"You're going to be hit by a sledgehammer tonight."
That was the warning from You Am I frontman Tim Rogers, at the end of the band's warm up slot to The Who last night at Vodafone Arena.
But would there still be a "sledgehammer" in a band who, last time they were here in 1968, still had their engine room of drummer Keith Moon and bass player John Entwistle, both since sadly rock 'n' roll drug casualties?
Yes, because if anything, tonight reminded the crowd that at the heart of The Who has been and always will be guitarist Peter Townshend. Who singer Roger Daltrey tried to tour the band a couple of years ago under the same name but with Townshend's brother Simon on guitar instead. Poor ticket sales killed the tour before it got here. Only Peter would do.
And tonight with bass player Pino Palladino and drummer Zac Starkey - son of Ringo - and The Who showed that 36 years wasn't such a long time between Australian tours after all.
The band kicked off with an early classic, Can't Explain setting the scene for what would be a night of fondly remembered classics and a couple of more head-scratching newer moments. There were the songs that The Who are remembered best for, such as Won't Get Fooled Again, which was incendiary, Substitute, which was sluggish and Baba O'Reilly, which whipped fans into a frenzy with its dervish-like finale.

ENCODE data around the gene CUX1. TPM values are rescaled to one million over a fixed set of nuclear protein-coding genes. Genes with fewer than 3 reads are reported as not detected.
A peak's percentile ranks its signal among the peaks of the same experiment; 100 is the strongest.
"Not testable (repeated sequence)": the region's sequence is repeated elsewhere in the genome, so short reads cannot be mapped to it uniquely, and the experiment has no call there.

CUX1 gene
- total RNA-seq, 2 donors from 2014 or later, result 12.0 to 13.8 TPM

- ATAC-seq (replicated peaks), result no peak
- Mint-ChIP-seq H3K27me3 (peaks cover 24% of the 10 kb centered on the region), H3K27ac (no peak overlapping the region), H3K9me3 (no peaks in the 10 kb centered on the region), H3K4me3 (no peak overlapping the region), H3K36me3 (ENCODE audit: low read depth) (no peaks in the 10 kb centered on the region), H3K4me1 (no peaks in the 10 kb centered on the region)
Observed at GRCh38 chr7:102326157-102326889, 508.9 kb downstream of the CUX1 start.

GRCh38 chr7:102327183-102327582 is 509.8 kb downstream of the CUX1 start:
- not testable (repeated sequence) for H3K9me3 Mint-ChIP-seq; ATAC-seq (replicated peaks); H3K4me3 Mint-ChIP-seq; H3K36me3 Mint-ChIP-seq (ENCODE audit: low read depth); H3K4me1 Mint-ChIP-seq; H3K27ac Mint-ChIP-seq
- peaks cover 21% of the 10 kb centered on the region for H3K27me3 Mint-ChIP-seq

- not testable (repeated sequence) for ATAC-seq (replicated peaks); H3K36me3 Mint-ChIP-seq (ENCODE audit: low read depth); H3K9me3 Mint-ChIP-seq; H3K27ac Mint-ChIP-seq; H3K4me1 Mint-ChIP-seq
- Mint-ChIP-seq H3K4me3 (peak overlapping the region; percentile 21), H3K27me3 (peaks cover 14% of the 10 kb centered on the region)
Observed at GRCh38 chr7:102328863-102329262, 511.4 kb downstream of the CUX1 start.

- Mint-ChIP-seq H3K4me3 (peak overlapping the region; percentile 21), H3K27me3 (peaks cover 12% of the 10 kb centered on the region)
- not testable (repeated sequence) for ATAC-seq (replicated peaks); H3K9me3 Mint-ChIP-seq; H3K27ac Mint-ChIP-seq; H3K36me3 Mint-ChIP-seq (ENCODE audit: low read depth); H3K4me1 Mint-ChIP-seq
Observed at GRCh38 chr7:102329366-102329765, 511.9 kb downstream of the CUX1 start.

Yet a highlight of the night, despite being a band renowned for its rock 'n' roll, was Pete Townshend playing solo on acoustic guitar Drowned (from the album Quadrophenia), again a potent reminder of who really is the essence of The Who, even without (for that song) his trademark guitar Windmills.
Far from seeming like a "sad old bastard" tour, The Who stood tall as a beacon to so many who have come since, not least of whom was You Am I, who are clearly thrilled to be supporting their idols. The kids are still better than all right.